In 1433 died King John, exhorting his son not to abandon those schemes which were now, in the long-continued failure to round Cape Bojador, ridiculed by many as costly absurdities; and in 1434 one of the prince’s ships, commanded by Gil Eannes, at length doubled the cape. In 1435 Affonso Gonçalvez Baldaya, the prince’s cup-bearer, passed fifty leagues beyond; and before the close of 1436 the Portuguese had almost reached Cape Blanco. Plans of further conquest in Morocco, resulting in 1437 in the disastrous attack upon Tangier, and followed in 1438 by the death of King Edward (Duarte) and the domestic troubles of the earlier minority of Affonso V., now interrupted Atlantic and African exploration down to 1441, except only in the Azores. Here rediscovery and colonization both progressed, as is shown by the royal licence of the 2nd of July 1439, to people “the seven islands” of the group then known. In 1441 exploration began again in earnest with the venture of Antam Gonçalvez, who brought to Portugal the first slaves and gold-dust from the Guinea coasts beyond Bojador; while Nuno Tristam in the same year pushed on to Cape Blanco. These successes produced a great effect; the cause of discovery, now connected with boundless hopes of profit, became popular; and many volunteers, especially merchants and seamen from Lisbon and Lagos, came forward. In 1442 Nuno Tristam reached the Bay or Bight of Arguim, where the infante erected a fort in 1448, and where for years the Portuguese carried on vigorous slave-raiding. Meantime the prince, who had now, in 1443, been created by Henry VI. a knight of the Garter of England, proceeded with his Sagres buildings, especially the palace, church and observatory (the first in Portugal) which formed the nucleus of the “Infante’s Town,” and which were certainly commenced soon after the Tangier fiasco (1437), if not earlier. In 1444-1446 there was an immense burst of maritime and exploring activity; more than 30 ships sailed with Henry’s licence to Guinea; and several of their commanders achieved notable success. Thus Diniz Diaz, Nuno Tristam, and others reached the Senegal in 1445; Diaz rounded Cape Verde in the same year; and in 1446 Alvaro Fernandez pushed on almost to our Sierra Leone, to a point 110 leagues beyond Cape Verde. This was perhaps the most distant point reached before 1461. In 1444, moreover, the island of St Michael in the Azores was sighted (May 8), and in 1445 its colonization was begun. During this latter year also John Fernandez (q.v.) spent seven months among the natives of the Arguim coast, and brought back the first trustworthy first-hand European account of the Sahara hinterland. Slave-raiding continued ceaselessly; by 1446 the Portuguese had carried off nearly a thousand captives from the newly surveyed coasts; but between this time and the voyages of Cadamosto (q.v.) in 1455-1456, the prince altered his policy, forbade the kidnapping of the natives (which had brought about fierce reprisals, causing the death of Nuno Tristam in 1446, and of other pioneers in 1445, 1448, &c.), and endeavoured to promote their peaceful intercourse with his men. In 1445-1446, again, Dom Henry renewed his earlier attempts (which had failed in 1424-1425) to purchase or seize the Canaries for Portugal; by these he brought his country to the verge of war with Castile; but the home government refused to support him, and the project was again abandoned. After 1446 our most voluminous authority, Azurara, records but little; his narrative ceases altogether in 1448; one of the latest expeditions noticed by him is that of a foreigner in the prince’s service, “Vallarte the Dane,” which ended in utter destruction near the Gambia, after passing Cape Verde in 1448. After this the chief matters worth notice in Dom Henry’s life are, first, the progress of discovery and colonization in the Azores—where Terceira was discovered before 1450, perhaps in 1445, and apparently by a Fleming, called “Jacques de Bruges” in the prince’s charter of the 2nd of March 1450 (by this charter Jacques receives the captaincy of this isle as its intending colonizer); secondly, the rapid progress of civilization in Madeira, evidenced by its timber trade to Portugal, by its sugar, corn and honey, and above all by its wine, produced from the Malvoisie or Malmsey grape, introduced from Crete; and thirdly, the explorations of Cadamosto and Diogo Gomez (q.v.). Of these the former, in his two voyages of 1455 and 1456, explored part of the courses of the Senegal and the Gambia, discovered the Cape Verde Islands (1456), named and mapped more carefully than 297 before a considerable section of the African littoral beyond Cape Verde, and gave much new information on the trade-routes of north-west Africa and on the native races; while Gomez, in his first important venture (after 1448 and before 1458), though not accomplishing the full Indian purpose of his voyage (he took a native interpreter with him for use “in the event of reaching India”), explored and observed in the Gambia valley and along the adjacent coasts with fully as much care and profit. As a result of these expeditions the infante seems to have sent out in 1458 a mission to convert the Gambia negroes. Gomez’ second voyage, resulting in another “discovery” of the Cape Verde Islands, was probably in 1462, after the death of Prince Henry; it is likely that among the infante’s last occupations were the necessary measures for the equipment and despatch of this venture, as well as of Pedro de Sintra’s important expedition of 1461.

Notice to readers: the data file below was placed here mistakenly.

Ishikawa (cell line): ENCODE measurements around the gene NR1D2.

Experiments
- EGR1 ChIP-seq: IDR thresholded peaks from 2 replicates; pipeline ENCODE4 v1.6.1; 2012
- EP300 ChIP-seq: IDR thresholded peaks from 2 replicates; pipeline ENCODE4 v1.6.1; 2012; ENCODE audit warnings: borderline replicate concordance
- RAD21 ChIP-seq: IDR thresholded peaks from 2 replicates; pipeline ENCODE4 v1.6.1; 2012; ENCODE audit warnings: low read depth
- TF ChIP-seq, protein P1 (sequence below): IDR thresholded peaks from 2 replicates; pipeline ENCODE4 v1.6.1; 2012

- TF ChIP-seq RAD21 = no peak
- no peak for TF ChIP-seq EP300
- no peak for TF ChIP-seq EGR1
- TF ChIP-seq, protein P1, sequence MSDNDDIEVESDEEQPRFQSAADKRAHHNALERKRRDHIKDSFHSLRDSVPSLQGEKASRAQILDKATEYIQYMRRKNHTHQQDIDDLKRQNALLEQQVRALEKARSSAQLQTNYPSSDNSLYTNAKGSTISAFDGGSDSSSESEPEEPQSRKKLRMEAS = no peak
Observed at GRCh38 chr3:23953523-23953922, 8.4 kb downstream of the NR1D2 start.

The infante’s share in home politics was considerable, especially in the years of Affonso V.’s minority (1438, &c.) when he helped to make his elder brother Pedro regent, reconciled him with the queen-mother, and worked together with them both in a council of regency. But when Dom Pedro rose in revolt (1447), Henry stood by the king and allowed his brother to be crushed. In the Morocco campaigns of his last years, especially at the capture of Alcazar the Little (1458), he restored the military fame which he had founded at Ceuta and compromised at Tangier, and which brought him invitations from the pope, the emperor and the kings of Castile and England, to take command of their armies. The prince was also grand master of the Order of Christ, the successor of the Templars in Portugal; and most of his Atlantic and African expeditions sailed under the flag of his order, whose revenues were at the service of his explorations, in whose name he asked and obtained the official recognition of Pope Eugenius IV. for his work, and on which he bestowed many privileges in the new-won lands—the tithes of St Michael in the Azores and one-half of its sugar revenues, the tithe of all merchandise from Guinea, the ecclesiastical dues of Madeira, &c. As “protector of Portuguese studies,” Dom Henry is credited with having founded a professorship of theology, and perhaps also chairs of mathematics and medicine, in Lisbon—where also, in 1431, he is said to have provided house-room for the university teachers and students. To instruct his captains, pilots and other pioneers more fully in the art of navigation and the making of maps and instruments he procured, says Barros, the aid of one Master Jacome from Majorca, together with that of certain Arab and Jewish mathematicians. We hear also of one Master Peter, who inscribed and illuminated maps for the infante; the mathematician Pedro Nunes declares that the prince’s mariners were well taught and provided with instruments and rules of astronomy and geometry “which all map-makers should know”; Cadamosto tells us that the Portuguese caravels in his day were the best sailing ships afloat; while, from several matters recorded by Henry’s biographers, it is clear that he devoted great attention to the study of earlier charts and of any available information he could gain upon the trade-routes of north-west Africa. Thus we find an Oran merchant corresponding with him about events happening in the negro-world of the Gambia basin in 1458. Even if there were never a formal “geographical school” at Sagres, or elsewhere in Portugal, founded by Prince Henry, it appears certain that his court was the centre of active and useful geographical study, as well as the source of the best practical exploration of the time.